7.9.2007 9:47pm
debator (mail):
"teaching kids discipline is the key to promoting equality and liberty for adults."

Let's be honest enough to admit that the world we currently inhabit--the division or rich and poor--is the result of past injustices. Further let's acknowledge that the wealthy continue to have a larger say in our political affairs. Let's admit that this rhetoric about "discipline" is just more victim-blaming. It focuses not on fixing society's gross injustices, but on fixing the poor person. It attempts to promote equality and liberty without having to promote conditions of equality and liberty.

Not only will Fish's (and/or Thomas') prescriptions for "promoting equality and liberty" do nothing of the kind, but they will succeed in doing the reverse. Every sociologist knows that wealthy kids are bred for leadership. It is not extra discipline but freedom that is key to developing leadership abilities. While rich kids attend private school that support independence, poor kids will be doled out more contstraint. This will only widen the gap between the rich and the poor.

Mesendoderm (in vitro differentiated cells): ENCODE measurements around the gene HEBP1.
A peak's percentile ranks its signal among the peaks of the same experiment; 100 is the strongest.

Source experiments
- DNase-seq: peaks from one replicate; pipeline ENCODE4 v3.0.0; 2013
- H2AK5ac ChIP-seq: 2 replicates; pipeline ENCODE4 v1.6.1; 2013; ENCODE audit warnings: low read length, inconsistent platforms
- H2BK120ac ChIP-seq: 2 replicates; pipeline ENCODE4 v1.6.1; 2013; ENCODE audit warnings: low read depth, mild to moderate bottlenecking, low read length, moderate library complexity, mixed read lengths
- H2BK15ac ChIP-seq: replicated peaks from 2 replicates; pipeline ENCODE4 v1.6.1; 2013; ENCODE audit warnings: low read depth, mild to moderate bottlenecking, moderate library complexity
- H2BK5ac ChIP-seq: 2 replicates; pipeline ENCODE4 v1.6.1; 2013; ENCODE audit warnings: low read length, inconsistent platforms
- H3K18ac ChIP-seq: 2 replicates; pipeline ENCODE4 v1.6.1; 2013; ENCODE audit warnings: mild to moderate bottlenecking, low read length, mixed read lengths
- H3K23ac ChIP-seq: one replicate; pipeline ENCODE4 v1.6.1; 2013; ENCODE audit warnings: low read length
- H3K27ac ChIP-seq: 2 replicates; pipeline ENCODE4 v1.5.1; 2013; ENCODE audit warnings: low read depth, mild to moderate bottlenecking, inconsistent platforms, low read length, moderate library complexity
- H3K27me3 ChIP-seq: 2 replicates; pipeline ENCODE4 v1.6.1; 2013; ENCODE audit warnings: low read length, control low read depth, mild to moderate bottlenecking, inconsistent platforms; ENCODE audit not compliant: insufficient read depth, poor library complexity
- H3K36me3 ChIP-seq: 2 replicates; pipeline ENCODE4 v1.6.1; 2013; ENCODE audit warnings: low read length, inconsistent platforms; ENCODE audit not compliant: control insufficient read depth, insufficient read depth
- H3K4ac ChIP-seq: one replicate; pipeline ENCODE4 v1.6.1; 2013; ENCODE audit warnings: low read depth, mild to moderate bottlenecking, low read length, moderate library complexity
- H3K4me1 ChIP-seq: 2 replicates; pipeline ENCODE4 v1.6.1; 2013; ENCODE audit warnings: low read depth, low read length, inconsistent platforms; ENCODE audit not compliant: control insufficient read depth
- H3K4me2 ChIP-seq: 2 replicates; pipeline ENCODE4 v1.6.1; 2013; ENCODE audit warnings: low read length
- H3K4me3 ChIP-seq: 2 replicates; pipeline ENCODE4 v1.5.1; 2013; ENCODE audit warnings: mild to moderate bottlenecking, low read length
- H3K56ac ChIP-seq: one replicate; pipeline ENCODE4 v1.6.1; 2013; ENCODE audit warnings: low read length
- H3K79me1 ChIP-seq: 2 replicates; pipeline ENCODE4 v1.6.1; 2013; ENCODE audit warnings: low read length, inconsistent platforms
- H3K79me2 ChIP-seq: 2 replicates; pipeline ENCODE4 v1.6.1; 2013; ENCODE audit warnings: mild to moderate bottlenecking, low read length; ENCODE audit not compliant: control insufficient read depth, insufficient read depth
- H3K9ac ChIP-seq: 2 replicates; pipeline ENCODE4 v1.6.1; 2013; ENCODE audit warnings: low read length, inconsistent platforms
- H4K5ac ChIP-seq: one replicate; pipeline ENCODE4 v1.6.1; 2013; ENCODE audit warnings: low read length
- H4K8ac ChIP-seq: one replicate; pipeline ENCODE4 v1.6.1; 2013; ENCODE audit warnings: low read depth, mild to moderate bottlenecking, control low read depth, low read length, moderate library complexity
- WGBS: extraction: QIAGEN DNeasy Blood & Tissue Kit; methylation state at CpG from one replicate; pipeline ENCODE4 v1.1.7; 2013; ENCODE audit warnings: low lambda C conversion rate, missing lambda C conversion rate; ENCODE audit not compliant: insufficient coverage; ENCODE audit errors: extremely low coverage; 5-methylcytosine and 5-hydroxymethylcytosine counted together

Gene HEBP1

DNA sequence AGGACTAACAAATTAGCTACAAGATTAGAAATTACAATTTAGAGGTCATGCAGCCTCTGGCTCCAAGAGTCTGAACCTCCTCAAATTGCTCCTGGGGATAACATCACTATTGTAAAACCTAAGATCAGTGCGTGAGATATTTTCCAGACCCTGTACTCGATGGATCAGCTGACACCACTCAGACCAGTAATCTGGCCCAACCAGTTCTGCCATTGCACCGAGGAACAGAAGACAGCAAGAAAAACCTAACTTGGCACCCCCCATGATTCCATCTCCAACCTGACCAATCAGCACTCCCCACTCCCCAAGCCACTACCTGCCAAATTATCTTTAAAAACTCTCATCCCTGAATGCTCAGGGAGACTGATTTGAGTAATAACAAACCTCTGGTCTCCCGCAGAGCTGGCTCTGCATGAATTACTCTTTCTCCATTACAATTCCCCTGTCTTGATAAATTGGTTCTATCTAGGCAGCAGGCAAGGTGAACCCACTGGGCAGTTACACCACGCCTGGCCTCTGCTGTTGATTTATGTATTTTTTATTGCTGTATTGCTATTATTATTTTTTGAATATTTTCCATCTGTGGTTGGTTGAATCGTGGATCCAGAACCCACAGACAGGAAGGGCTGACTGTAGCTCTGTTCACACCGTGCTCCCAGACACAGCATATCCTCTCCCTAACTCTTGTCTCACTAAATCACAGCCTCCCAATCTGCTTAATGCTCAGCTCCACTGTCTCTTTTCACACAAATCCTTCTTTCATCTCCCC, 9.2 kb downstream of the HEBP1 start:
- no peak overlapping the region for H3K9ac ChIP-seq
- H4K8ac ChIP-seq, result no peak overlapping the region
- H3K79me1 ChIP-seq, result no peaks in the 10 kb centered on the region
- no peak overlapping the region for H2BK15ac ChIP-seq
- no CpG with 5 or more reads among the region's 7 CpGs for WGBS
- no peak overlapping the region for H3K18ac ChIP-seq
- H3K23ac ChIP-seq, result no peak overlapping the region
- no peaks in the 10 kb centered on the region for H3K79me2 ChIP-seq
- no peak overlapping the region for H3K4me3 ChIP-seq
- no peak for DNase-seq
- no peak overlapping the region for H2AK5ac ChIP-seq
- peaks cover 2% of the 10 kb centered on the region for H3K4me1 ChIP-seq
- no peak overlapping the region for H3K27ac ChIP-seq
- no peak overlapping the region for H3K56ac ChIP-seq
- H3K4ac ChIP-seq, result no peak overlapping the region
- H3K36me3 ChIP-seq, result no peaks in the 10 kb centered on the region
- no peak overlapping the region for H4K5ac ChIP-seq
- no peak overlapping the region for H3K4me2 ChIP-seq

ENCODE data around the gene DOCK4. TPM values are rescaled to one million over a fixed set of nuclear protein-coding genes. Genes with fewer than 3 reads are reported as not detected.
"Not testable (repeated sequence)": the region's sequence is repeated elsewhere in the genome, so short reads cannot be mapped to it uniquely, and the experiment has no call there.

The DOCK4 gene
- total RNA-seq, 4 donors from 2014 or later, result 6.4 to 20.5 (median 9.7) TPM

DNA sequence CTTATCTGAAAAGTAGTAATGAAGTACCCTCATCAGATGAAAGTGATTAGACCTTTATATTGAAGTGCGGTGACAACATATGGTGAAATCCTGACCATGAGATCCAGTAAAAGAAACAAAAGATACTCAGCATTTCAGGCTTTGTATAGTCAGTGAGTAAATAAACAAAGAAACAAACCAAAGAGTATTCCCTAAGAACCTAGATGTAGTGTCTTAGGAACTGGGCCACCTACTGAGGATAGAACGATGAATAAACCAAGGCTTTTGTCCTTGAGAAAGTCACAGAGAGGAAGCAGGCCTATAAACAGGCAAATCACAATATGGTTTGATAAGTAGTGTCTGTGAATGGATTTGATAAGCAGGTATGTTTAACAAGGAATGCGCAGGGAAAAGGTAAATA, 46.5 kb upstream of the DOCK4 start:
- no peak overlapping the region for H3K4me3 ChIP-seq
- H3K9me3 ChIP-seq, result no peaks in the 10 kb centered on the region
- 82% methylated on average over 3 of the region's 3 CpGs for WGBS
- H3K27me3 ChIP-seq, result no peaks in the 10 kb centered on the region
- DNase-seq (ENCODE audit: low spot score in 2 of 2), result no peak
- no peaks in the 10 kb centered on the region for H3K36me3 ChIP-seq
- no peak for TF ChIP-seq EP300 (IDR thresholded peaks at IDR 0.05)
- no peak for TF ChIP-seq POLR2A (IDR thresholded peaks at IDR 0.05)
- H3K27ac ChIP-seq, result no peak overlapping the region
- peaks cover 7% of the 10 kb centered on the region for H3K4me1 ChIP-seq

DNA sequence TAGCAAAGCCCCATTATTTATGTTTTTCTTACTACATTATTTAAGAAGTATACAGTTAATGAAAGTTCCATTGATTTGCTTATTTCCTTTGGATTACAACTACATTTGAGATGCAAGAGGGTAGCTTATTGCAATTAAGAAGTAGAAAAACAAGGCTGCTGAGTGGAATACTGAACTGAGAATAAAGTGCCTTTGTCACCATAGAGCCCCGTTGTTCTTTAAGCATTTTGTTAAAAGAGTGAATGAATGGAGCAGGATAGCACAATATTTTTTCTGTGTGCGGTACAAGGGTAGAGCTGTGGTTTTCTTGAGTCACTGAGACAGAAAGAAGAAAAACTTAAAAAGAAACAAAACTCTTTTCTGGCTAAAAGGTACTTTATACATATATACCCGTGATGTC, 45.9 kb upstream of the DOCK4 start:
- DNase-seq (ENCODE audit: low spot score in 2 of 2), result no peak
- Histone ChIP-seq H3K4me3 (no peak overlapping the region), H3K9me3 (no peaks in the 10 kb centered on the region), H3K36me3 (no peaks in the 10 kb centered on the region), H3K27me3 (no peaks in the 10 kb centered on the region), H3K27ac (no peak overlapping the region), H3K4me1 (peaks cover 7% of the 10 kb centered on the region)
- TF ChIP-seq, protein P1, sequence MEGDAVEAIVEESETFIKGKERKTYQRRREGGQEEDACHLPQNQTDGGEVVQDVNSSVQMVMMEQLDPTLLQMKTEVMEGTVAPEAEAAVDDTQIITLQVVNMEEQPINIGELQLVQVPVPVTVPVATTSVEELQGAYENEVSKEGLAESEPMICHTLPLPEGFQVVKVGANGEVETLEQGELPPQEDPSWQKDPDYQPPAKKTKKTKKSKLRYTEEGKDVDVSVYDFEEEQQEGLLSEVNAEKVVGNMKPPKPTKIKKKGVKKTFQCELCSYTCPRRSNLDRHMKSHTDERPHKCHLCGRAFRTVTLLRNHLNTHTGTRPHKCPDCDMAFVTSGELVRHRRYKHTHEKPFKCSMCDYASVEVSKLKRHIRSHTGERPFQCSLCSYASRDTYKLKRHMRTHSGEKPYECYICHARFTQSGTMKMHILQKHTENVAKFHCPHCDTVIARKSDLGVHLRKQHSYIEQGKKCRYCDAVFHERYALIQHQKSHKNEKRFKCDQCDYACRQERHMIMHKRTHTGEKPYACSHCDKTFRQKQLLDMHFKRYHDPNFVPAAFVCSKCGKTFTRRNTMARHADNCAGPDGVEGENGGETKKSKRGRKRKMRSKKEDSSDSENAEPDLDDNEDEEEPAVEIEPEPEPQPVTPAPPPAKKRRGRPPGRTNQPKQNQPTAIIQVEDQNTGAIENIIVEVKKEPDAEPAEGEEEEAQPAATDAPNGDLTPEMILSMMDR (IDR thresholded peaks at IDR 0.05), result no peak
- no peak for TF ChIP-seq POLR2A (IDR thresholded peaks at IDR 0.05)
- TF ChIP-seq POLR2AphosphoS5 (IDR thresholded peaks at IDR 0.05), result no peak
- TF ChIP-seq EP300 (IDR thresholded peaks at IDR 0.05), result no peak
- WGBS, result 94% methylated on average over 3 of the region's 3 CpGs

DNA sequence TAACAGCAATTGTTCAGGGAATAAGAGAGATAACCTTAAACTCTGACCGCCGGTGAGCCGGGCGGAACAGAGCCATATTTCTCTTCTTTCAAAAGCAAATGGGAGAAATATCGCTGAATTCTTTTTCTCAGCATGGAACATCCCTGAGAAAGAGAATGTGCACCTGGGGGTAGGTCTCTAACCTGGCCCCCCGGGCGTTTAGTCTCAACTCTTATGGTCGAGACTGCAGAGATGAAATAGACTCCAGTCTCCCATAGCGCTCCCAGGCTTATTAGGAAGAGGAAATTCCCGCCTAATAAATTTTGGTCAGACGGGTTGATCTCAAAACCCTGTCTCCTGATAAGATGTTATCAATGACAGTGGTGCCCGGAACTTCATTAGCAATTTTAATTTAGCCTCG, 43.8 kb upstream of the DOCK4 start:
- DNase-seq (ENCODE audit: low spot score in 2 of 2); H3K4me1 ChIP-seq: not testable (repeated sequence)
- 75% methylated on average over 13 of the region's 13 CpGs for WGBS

More constraint is the last thing poor students need. Poor students already feel powerless (because they are). The problem is too much, not enough, autority in their lives. From nosey case-workers to bullying cops, poor kids are pushed and pulled in every direction but their own. More constraint will only further demoralize and disempower poor students.

Real education actually does promote equality and liberty. Real education aims to develop the thinking skills of the student. Needless to say, more authoritarianism in the class room is anathema to this purpose. It was once believed that a student repaid his teacher poorly by remaining a student. This seems to be precisely what Thomas and Fish are aiming for.
7.10.2007 6:17pm
occidental tourist (mail):
Debator:

Your post brings one appropos thing to mind: debatable. Actually education was historically the repository of discipline and it was taking that approach that prepared people for leadership.

I can recall in the 1970's my cousin went to Brown and had an alumni advisor who told him to shave his beard because it was just peach fuzz (it was the '70s, I don't think he did shave but campus culture was still rooted in its traditions). Not exactly a direct pedagogical discipline, but part and parcel of the controlled environment that was historically seen as suited to disciplined study.